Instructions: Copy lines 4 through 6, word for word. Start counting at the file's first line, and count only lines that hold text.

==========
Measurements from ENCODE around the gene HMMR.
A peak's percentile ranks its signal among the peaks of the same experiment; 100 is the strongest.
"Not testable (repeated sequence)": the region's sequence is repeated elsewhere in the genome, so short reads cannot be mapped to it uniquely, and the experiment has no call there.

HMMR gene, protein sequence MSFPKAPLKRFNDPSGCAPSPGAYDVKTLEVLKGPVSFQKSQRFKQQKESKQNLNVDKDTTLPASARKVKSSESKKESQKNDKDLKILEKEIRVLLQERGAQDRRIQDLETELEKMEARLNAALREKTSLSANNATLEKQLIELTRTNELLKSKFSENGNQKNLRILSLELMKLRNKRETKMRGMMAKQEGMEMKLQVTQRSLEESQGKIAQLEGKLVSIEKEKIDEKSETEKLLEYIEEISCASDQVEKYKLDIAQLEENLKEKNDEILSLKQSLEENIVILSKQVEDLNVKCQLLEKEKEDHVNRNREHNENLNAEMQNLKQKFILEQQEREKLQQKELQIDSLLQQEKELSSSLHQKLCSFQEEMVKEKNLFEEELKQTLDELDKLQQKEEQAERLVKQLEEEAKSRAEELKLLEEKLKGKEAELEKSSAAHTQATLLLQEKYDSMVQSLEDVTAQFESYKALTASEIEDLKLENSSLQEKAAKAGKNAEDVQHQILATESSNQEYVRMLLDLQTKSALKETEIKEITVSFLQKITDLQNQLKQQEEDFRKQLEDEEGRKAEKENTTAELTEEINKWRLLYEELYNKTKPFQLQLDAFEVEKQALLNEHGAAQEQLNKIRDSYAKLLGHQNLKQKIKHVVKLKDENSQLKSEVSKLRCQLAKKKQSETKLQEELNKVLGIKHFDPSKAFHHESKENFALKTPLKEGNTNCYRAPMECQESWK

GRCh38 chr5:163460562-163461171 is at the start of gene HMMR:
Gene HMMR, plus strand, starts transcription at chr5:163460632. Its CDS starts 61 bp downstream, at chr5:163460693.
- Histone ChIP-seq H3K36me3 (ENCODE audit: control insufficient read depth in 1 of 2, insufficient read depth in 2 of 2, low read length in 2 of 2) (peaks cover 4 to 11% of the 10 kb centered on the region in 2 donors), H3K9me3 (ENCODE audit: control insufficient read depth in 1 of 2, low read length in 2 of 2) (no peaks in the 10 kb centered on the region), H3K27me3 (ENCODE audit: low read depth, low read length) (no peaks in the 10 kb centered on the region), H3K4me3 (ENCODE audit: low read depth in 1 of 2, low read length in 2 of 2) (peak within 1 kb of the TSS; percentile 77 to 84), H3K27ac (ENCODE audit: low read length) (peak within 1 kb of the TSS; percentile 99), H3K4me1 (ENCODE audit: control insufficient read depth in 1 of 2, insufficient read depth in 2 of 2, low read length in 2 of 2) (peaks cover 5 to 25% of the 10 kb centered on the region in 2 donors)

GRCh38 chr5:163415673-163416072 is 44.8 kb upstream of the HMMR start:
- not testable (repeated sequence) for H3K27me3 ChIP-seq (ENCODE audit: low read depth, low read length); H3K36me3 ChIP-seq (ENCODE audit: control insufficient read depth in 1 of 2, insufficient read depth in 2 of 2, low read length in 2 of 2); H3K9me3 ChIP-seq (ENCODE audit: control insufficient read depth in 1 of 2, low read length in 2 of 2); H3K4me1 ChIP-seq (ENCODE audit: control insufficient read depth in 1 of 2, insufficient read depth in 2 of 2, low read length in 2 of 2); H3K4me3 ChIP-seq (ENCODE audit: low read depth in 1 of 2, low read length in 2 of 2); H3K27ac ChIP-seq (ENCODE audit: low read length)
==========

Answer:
HMMR gene, protein sequence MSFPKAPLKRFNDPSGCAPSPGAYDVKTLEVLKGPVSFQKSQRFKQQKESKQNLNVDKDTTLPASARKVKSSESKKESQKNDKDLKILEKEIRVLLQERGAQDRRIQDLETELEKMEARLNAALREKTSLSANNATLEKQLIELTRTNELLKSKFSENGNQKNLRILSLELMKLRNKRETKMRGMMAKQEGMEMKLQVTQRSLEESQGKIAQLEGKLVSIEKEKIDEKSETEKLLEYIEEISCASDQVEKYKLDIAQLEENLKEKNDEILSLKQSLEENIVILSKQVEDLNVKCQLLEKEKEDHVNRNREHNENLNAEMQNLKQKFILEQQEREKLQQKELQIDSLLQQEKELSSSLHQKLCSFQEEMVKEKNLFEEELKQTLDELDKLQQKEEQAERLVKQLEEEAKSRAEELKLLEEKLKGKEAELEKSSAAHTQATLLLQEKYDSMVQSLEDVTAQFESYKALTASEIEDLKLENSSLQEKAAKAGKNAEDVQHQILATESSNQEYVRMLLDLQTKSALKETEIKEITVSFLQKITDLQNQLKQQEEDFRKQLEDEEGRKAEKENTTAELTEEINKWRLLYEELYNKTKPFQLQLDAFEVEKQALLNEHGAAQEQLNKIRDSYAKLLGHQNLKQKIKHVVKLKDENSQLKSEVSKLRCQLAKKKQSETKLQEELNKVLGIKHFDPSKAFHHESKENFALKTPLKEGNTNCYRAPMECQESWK

GRCh38 chr5:163460562-163461171 is at the start of gene HMMR:
Gene HMMR, plus strand, starts transcription at chr5:163460632. Its CDS starts 61 bp downstream, at chr5:163460693.